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The Surprise Tax Hit for Post-Medicare HSA Contributions

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Health savings accounts (HSAs) provide a valuable tool for saving for both health-related and retirement expenses—however, many clients are unaware of the complications that arise with respect to HSAs once the client becomes eligible to enroll in Medicare. As a general rule, clients who are enrolled in Medicare are ineligible to also contribute to an HSA, but the interaction between Social Security and Medicare can make it easy for clients to inadvertently run afoul of the general rule—or miss out on ways to continue contributing to an HSA after 65.

The penalty taxes that can apply to ineligible HSA-contributors can be steep, so it is important for advisors to pay close attention to the timing rules to avoid turning a tax-savings strategy into a surprise tax bill.

HSAs: A Primer

To offset the cost of a high deductible health plan (HDHP), an individual (or his or her employer) is permitted to contribute $3,400 in pre-tax dollars to an HSA in 2017. For family coverage, the limit is increased to $6,750. Clients who are 55 and older are eligible to make an additional $1,000 per year catch-up contribution.

The funds are contributed pre-tax, and they can also be withdrawn tax-free if used to pay for qualified medical expenses. Although the term “medical expenses” covers a wide array of expenses (including Medicare premiums, vision and dental expenses, over-the-counter drugs and prescription costs), once a client reaches age 65, he or she can withdraw HSA funds for any reason without penalty. If the funds are withdrawn post-65 for non-medical expenses, those funds will be taxed at the client’s ordinary income tax rate (as is the case for IRA withdrawals).

Much like a retirement account, earnings on the account value also grow tax-free. Importantly, the funds in an HSA do not expire from year to year, so the client can build up a substantial account balance over the years to help cover the cost of health coverage—or supplement retirement income if the client is lucky enough to escape large medical bills.

HSA Complications and Medicare

Unfortunately, once a client enrolls in Medicare Part A, he or she becomes ineligible to contribute to an HSA. Despite this, the funds that have already been contributed to the HSA can remain in the account and can be withdrawn tax-free. If the client’s spouse has contributed to an HSA and enrolls in Medicare Part A, the client can open his or her own HSA and continue to contribute as long as he or she remains covered by an HDHP.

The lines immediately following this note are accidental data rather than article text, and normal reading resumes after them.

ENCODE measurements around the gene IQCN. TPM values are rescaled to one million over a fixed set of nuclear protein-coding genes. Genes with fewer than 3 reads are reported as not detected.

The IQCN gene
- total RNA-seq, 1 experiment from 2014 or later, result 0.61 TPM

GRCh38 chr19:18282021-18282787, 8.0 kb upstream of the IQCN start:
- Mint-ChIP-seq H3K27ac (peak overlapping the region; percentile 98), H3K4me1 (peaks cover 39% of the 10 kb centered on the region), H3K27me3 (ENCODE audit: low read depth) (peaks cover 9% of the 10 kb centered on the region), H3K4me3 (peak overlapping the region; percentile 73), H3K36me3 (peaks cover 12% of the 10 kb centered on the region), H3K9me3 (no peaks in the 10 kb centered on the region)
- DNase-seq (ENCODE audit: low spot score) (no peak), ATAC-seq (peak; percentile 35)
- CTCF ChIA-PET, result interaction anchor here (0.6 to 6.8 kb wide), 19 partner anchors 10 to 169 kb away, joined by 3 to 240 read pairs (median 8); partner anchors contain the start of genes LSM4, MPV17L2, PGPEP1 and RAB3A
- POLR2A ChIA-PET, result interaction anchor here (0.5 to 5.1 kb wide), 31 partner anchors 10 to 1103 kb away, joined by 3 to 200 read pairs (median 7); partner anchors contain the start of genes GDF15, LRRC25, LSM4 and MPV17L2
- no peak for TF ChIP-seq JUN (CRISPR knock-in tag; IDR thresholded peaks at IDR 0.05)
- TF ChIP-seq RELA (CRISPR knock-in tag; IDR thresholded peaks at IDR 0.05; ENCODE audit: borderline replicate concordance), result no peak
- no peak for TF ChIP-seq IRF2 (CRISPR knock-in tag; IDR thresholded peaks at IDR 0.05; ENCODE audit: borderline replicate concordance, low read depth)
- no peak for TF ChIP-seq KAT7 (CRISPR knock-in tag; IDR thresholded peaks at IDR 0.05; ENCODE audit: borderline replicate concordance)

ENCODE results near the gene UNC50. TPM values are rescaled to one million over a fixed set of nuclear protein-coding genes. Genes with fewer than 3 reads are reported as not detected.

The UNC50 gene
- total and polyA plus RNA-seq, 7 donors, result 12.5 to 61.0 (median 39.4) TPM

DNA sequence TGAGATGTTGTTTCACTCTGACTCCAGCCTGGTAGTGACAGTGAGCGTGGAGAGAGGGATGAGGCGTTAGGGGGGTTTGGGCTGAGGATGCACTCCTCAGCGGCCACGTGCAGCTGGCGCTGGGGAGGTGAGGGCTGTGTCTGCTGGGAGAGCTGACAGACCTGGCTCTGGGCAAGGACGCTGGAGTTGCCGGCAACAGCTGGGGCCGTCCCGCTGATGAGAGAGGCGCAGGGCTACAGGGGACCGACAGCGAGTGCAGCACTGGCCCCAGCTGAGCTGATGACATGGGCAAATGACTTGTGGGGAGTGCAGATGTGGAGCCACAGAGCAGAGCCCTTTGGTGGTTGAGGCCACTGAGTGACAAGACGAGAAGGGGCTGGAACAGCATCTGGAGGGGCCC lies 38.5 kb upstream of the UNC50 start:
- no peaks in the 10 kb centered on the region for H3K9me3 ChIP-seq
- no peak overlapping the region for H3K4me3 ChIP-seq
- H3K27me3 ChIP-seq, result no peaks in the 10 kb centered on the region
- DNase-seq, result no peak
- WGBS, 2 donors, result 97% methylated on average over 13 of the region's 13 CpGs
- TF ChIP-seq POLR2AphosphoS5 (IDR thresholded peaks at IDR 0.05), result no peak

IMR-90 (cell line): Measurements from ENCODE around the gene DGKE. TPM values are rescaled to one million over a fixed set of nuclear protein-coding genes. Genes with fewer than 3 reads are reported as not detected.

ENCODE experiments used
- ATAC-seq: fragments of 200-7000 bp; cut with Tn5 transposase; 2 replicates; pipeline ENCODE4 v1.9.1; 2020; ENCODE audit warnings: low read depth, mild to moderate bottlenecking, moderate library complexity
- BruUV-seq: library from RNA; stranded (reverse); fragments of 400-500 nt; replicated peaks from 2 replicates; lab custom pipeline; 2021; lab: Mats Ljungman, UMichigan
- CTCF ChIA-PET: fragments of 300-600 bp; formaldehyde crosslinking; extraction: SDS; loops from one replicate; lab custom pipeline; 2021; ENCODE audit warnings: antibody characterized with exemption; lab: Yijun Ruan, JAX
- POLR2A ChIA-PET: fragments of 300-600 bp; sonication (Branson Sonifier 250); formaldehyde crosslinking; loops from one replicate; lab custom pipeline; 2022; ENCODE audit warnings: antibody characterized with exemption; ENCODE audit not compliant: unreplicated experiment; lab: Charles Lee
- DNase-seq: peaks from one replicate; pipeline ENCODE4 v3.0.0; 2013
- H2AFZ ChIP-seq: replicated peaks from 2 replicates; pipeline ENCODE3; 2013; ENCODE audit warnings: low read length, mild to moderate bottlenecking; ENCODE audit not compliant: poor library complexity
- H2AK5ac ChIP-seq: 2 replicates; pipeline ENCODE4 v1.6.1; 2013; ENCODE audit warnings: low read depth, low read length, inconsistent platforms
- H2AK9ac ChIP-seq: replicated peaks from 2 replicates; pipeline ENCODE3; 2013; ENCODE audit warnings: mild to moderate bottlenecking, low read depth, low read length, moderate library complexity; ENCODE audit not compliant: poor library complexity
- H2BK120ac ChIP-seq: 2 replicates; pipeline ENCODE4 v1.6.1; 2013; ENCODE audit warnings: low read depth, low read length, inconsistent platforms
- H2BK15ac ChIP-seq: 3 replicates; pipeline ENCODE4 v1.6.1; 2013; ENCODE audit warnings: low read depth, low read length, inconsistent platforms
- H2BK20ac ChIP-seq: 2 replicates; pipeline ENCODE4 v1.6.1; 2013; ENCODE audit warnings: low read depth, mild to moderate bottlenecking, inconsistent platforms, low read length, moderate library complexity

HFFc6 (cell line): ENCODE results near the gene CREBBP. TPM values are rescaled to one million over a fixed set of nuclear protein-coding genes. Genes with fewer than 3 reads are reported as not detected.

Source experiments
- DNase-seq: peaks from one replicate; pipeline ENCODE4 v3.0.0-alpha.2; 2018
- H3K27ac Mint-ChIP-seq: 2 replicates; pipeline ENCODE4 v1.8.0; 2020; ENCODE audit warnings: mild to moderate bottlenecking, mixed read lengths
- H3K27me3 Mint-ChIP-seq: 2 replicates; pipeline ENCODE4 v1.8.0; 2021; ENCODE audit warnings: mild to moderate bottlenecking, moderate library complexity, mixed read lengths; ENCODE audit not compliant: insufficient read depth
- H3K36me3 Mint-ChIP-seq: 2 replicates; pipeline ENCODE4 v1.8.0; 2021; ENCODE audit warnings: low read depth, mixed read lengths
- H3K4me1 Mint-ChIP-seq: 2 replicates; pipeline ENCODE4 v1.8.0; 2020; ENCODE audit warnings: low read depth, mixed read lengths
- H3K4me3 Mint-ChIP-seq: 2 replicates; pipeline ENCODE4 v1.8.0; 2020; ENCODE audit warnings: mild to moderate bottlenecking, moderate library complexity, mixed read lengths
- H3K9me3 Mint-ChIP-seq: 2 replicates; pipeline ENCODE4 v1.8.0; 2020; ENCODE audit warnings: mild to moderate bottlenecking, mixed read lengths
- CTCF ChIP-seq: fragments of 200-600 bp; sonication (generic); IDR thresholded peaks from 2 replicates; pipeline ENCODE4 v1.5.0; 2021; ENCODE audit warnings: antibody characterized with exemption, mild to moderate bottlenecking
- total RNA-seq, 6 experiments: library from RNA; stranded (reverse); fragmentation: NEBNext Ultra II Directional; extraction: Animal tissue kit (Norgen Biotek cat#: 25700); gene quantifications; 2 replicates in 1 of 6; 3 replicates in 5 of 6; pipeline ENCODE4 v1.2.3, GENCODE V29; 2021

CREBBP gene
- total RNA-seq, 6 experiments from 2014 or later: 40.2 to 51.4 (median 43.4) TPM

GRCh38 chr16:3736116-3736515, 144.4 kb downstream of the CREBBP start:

What many clients overlook, however, is that when a client begins collecting Social Security benefits, he or she must automatically sign up for Medicare Part A, and thus must cease making HSA contributions. If the client wishes to continue working after age 65, the client can defer Social Security benefits and, thus, defer Medicare Part A enrollment in order to continue contributing to an HSA.

Another consideration involves the six-month “look back” period during which the Social Security Administration provides six months’ worth of back pay on the client’s benefits retroactively from the time he or she begins collecting Social Security. This look back period can cause the client to become subject to penalty taxes on his or her HSA contributions unless those contributions end six months prior to Medicare enrollment.

Clients can specifically instruct the Social Security representative that they do not wish to receive the six months’ worth of retroactive benefits to avoid penalties on HSA contributions made in the six months prior to collecting Social Security. Clients who take this route should avoid enrolling online, and must instead either make a phone appointment or a face-to-face appointment at a Social Security office.


Both Medicare and HSAs can provide important benefits for clients, but the two generally do not mix, making it critical for advisors to pay close attention to the timing rules and remember that Social Security itself can trigger Medicare-related HSA ineligibility.

See these additional articles by Professors Bloink and Byrnes:

Estate Planning: The Family Limited Partnership Strategy

The Almost ESOP Small-Business Succession Strategy